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Predictors of massive blood transfusion: a Delphi Study to examine the views of experts
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  1. Jacqueline V Mclennan1,2,
  2. KC Mackway-Jones3,4,
  3. ST Horne1,5 and
  4. R Body3,4
  1. 1Academic Department of Military Emergency Medicine, Royal Centre for Defence Medicine (Academia & Research), Medical Directorate, ICT Centre, Birmingham, UK
  2. 2Royal Stoke Hospital, University Hospital North Midlands NHS Trust, Staffordshire, UK
  3. 3Manchester University, Manchester, UK
  4. 4Emergency Department, Manchester Royal Infirmary, Manchester, UK
  5. 5Emergency Department, Derriford Hospital, Plymouth, UK
  1. Correspondence to Jacqueline Victoria Mclennan, Emergency Department, Royal Stoke University Hospital, Newcastle Rd, Stoke-on-Trent ST4 6QG; jackievmclennan{at}gmail.com

Abstract

Background Trauma patients requiring massive blood transfusion (MBT) have high morbidity and mortality: early and aggressive use of blood products during immediate resuscitation may improve survival. There is currently a lack of evidence to guide initial identification of these patients which is especially important in areas where plasma may need to be thawed. In the absence of this evidence, this study aimed to robustly evaluate expert opinion by using a Delphi process to identify predictors of massive transfusion. This process can be used to ensure that decision rules include variables that have clinical validity, which may improve translation of rules into clinical practice.

Methods An international panel of 35 experts was identified through expert advice against specific criteria. Military and civilian experts from the fields of emergency medicine, critical care, anaesthesia, prehospital care, haematology and general/trauma surgery were included. The Delphi Study was carried out over three rounds. Consensus level was predefined at 80%.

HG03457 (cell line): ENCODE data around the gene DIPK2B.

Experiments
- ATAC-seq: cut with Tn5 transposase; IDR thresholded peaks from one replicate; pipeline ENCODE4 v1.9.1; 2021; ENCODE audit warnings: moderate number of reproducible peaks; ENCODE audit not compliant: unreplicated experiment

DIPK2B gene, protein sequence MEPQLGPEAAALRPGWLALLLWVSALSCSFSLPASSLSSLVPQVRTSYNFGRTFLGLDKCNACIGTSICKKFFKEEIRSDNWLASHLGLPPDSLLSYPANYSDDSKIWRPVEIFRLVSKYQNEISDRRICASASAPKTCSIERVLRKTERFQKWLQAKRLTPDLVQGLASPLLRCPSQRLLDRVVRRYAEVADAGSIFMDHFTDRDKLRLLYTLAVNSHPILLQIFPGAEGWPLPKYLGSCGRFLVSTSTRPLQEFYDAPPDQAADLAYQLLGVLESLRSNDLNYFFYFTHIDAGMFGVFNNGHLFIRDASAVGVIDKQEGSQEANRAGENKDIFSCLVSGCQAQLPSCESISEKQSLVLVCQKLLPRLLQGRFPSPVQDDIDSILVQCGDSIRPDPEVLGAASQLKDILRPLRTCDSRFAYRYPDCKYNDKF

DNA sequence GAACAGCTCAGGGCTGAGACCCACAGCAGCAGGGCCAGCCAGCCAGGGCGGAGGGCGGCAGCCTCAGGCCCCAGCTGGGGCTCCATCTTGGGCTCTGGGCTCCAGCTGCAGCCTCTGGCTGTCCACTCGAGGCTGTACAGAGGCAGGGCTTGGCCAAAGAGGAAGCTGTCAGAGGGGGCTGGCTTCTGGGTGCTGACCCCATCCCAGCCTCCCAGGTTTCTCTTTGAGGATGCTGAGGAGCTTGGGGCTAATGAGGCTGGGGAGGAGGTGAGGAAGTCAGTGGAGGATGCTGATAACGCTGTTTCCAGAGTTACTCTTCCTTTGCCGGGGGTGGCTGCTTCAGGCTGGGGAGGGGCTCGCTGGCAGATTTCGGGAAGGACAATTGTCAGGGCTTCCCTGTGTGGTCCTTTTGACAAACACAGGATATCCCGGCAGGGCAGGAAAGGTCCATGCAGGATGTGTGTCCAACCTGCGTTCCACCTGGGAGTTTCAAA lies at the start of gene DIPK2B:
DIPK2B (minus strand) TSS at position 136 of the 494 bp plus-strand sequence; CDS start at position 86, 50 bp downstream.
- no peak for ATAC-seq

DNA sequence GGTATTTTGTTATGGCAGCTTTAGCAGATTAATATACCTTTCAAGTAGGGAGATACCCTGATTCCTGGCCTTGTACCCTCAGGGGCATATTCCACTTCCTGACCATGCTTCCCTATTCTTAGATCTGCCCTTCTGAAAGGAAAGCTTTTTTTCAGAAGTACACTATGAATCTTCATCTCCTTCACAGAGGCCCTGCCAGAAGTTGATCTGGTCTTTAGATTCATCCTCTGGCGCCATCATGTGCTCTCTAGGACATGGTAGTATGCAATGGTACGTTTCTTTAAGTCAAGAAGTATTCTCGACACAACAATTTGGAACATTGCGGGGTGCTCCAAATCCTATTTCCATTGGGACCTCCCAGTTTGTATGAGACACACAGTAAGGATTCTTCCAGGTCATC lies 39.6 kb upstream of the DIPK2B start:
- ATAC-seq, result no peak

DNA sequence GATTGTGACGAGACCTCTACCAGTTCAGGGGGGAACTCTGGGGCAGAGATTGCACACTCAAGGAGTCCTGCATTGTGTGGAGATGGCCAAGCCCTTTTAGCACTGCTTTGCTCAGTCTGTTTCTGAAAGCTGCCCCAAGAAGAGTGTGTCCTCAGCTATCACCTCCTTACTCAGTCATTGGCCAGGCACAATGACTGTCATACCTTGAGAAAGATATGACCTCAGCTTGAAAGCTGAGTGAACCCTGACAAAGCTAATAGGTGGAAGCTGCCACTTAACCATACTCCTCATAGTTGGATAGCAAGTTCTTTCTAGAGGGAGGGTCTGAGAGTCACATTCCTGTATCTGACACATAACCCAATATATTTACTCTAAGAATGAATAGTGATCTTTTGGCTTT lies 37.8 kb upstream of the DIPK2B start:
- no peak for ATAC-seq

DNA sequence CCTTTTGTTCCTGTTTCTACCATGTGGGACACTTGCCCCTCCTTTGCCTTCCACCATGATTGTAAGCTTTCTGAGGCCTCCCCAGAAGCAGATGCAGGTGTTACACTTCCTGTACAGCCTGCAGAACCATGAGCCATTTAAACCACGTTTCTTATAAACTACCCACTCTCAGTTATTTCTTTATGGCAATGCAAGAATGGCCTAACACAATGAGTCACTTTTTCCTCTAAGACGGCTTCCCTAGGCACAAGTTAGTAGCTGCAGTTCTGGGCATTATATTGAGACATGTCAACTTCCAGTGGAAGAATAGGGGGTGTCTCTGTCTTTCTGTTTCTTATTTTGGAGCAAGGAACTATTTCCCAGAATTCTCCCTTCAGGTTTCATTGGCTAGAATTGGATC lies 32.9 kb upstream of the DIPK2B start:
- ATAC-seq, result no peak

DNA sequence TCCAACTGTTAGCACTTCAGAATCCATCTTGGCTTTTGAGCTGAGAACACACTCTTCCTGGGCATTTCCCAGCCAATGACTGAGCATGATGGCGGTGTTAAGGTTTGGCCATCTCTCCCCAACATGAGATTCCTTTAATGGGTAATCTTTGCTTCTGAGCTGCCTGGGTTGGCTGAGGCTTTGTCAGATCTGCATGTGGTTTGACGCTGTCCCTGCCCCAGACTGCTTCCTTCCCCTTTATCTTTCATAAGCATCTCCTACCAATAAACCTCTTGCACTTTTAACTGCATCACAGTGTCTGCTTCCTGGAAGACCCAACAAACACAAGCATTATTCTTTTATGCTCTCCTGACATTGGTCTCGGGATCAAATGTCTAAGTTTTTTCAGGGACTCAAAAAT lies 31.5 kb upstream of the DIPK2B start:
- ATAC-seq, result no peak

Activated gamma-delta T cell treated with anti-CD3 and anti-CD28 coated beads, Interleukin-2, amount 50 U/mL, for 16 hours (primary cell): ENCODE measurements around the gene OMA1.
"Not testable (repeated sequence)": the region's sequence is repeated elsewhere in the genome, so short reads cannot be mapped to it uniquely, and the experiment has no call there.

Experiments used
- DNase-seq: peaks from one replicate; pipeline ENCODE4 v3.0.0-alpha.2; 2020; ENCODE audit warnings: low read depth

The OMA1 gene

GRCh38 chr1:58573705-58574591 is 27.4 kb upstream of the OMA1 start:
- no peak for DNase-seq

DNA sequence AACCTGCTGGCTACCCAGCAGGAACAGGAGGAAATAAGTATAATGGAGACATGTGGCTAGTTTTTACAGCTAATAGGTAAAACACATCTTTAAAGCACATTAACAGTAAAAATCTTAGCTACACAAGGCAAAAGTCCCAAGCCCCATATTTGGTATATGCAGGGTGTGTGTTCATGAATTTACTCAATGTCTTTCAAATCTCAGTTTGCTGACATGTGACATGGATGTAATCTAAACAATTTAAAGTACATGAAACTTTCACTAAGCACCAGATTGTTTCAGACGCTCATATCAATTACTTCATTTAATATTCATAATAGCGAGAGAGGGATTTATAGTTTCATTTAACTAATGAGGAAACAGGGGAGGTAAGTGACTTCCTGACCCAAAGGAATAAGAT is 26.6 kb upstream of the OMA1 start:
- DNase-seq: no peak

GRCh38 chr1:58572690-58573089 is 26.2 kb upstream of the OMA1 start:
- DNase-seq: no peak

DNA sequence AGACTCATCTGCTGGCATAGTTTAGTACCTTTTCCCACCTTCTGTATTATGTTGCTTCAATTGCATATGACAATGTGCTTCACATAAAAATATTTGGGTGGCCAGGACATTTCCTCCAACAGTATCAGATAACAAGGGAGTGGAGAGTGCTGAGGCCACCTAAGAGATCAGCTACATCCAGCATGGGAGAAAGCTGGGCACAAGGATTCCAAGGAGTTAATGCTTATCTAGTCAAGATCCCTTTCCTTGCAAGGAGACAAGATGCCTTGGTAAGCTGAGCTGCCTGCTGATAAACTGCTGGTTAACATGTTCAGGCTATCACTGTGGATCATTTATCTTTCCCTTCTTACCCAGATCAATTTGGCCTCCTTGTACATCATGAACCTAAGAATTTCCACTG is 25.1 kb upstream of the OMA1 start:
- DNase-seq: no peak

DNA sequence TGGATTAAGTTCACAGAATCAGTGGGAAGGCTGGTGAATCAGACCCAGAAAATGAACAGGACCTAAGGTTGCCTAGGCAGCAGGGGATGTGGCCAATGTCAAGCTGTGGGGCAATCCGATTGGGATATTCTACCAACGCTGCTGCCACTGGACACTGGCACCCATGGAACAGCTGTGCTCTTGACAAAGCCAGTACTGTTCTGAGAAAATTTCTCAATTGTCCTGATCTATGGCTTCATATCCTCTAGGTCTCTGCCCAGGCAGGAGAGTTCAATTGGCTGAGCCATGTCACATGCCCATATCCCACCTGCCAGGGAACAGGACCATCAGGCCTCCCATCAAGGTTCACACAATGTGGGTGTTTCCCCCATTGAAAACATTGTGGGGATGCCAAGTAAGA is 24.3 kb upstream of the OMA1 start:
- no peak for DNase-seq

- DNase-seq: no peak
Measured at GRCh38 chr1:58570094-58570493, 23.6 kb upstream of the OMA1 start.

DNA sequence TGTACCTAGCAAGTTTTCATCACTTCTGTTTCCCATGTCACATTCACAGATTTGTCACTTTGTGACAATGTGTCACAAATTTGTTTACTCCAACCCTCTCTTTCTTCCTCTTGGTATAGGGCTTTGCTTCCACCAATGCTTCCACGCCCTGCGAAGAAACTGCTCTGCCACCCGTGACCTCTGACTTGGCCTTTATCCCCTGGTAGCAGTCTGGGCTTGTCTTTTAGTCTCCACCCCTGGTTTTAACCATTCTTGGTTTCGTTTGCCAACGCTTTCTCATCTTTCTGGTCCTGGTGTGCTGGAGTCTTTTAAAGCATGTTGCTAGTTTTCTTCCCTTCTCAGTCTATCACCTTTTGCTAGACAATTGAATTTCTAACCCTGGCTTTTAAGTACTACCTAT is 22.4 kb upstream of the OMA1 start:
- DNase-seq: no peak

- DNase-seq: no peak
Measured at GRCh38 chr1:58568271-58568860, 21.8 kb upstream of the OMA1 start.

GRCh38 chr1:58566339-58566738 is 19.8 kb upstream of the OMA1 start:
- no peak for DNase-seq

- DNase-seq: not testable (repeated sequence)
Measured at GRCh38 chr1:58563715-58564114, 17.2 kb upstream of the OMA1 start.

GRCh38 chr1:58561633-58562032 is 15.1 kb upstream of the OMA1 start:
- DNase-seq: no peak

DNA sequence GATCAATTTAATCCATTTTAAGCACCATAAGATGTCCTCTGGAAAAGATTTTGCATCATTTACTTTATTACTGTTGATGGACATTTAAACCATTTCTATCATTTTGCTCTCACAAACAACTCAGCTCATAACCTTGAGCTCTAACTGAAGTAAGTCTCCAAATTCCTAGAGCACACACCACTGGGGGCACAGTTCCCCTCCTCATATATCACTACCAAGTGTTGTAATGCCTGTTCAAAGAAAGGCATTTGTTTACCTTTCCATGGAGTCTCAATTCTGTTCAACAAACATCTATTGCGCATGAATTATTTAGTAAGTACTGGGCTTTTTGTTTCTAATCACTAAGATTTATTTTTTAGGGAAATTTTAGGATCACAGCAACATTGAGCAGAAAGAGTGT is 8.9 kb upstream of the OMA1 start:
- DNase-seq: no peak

Results 195 statements were generated by the panel of which 97 (49.7%) achieved consensus at the 80% level by the end of round 3. Strikingly no clinical observations reached consensus individually. Metabolic acidosis of a base excess of −5.0 or worse, lactate >5 mmol/L and a low haematocrit on arrival were all considered predictive. Some patterns of injury, but few mechanisms of injury, were considered highly predictive of the need of MBT.

Conclusions This Delphi process has produced a list of parameters that expert clinicians felt were predictive for MBT. This list can be used to inform the generation of decision rules. It is of note that many factors used in current decision rules were not valued by clinical experts—this may be a cause for poor uptake of those rules.

  • Massive Transfusion
  • Trauma
  • coagulopathy
  • Shock
  • Haemorrhage
  • Decision Rules

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Key messages

  • Experts in resuscitation agree on many parameters which are predictive for massive blood transfusion.

  • Experts put little weight on abnormalities in routinely acquired clinical observation parameters when predicting massive blood transfusion.

  • Experts in resuscitation feel medical tests such as lactate are more predictive than any clinical observation parameter when considered in isolation.

  • There is preference among experts that multiple clinical factors are used when developing clinical prediction tools.

  • The use of a Delphi Study may help formulate decision rules by ensuring parameters considered useful by experts are considered.

Introduction

Worldwide, injuries are the leading cause of death among those aged 5–44 years.1 Exsanguinating haemorrhage is the sole cause of death in 39% of trauma deaths in civilian trauma,2 and is the leading cause of potentially avoidable death on the battlefield.3